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Why practise responsible voting?

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The importance of voting in the modern democratic process, and especially in the context of Nation Building, is central to the role of citizenship in a foundational sense. India, the world’s largest democracy, hosts its largest festival, the General Elections of 2019.
While, the Indian electorate is approximately 900 million strong, the sex ratio among registered voters in the country is only 908 women for every 1,000 men (Carnegie Endowment for International Peace, 2018). This means that voting, as an exercise of a legal right, in India, is not merely confined to the scope of elections, but moves beyond into the realm of social responsibility, as a duty.
The duty to vote facilitates – for an individual citizen of this country, the beginning of a long march into ensuring the values and ethos of social, economic and political importance and significance. In order to become part of governance, uphold the relationship between rights and responsibilities, citizens need to exercise – through voting – a sense of realizing about their ownership and representation in society.
Components of Elections in India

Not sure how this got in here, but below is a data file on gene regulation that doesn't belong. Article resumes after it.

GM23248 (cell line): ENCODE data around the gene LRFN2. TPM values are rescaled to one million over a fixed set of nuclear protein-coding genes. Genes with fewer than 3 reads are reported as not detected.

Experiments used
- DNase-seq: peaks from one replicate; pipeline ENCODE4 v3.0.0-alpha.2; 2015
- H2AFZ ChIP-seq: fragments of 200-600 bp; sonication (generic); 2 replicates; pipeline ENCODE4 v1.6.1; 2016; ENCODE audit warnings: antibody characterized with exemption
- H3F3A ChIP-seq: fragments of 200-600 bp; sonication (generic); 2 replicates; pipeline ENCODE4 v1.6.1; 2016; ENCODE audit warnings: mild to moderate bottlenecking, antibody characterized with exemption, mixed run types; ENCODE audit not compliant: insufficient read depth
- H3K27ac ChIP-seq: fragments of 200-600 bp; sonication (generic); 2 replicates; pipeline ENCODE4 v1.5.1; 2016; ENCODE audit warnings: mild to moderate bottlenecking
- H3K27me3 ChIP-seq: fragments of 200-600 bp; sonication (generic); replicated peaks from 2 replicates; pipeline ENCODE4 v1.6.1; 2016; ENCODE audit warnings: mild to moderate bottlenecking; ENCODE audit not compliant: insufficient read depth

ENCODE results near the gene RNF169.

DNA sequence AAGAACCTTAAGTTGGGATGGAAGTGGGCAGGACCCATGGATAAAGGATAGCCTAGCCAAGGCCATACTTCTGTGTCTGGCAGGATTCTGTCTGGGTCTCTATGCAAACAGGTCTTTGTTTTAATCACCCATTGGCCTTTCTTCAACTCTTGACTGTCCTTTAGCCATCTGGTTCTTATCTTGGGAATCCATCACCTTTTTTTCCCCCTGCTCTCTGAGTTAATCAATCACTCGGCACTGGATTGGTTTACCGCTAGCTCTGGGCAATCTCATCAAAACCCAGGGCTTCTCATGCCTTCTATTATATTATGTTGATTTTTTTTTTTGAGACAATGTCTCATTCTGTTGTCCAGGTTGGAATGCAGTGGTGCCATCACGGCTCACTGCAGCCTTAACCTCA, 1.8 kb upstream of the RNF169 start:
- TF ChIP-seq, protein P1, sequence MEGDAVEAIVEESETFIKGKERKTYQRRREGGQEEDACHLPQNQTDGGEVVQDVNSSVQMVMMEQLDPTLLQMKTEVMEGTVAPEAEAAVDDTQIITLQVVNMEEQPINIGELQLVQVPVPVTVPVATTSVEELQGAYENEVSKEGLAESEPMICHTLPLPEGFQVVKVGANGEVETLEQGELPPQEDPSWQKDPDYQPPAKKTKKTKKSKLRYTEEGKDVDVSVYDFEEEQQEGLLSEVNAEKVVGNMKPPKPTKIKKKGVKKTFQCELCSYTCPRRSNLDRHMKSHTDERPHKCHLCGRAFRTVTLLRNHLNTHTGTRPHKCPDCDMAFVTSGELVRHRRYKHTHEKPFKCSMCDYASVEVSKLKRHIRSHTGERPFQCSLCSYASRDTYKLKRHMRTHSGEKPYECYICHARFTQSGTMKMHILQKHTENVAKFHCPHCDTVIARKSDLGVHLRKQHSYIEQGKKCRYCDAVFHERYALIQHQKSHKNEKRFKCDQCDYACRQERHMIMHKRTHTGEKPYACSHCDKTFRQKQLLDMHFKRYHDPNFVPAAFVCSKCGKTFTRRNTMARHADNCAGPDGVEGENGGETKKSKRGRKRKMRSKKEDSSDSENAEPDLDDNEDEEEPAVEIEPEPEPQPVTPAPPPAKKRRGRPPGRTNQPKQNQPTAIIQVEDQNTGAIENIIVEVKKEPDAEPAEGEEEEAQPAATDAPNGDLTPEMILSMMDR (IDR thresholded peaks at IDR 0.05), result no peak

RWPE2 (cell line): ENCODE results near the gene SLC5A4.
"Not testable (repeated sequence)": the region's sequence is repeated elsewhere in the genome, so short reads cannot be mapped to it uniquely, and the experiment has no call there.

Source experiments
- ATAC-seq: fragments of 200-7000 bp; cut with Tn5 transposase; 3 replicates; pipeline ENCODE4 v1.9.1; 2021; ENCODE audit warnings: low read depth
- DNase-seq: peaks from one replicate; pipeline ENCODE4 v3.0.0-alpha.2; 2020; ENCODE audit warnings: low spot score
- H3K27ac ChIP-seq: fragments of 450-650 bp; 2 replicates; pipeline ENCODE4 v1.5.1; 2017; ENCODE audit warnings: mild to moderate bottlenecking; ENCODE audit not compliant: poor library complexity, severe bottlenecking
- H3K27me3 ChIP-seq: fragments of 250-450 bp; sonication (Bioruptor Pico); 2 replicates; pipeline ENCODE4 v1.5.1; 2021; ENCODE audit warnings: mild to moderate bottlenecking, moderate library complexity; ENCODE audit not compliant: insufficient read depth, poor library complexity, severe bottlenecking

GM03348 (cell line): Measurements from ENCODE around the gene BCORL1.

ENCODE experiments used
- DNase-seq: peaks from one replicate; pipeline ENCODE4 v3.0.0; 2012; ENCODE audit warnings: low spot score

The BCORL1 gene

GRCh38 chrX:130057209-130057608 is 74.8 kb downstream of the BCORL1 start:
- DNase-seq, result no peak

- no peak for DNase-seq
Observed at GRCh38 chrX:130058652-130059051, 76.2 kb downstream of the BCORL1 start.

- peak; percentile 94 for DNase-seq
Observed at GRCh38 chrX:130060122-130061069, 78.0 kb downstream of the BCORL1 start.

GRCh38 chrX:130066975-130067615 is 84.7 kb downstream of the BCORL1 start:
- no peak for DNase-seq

In India, at the General Elections of 2014, approximately 39.6 core female voters voted.
Reducing gap between male and female voter turnout
Citizens are the foremost members in the sustainable development and progress of any nation. Therefore, as individuals, citizens are not just measures of a country’s acknowledgement about its potential, but perhaps the spirit and strengths – as enshrined in the Constitution of India –  to secure justice, liberty, equality and fraternity for all. In this regard, the vibrancy of India’s democracy, cannot reach its absolute potential if citizens, especially the youth and women, do not exercise their sense of duty.
This duty should be practised in letter and spirit – to hold the people in positions of power accountable; act with responsibility and fairness in our assessments; choose to participate and not be ignorant.

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Regards,
The CSR Journal Team

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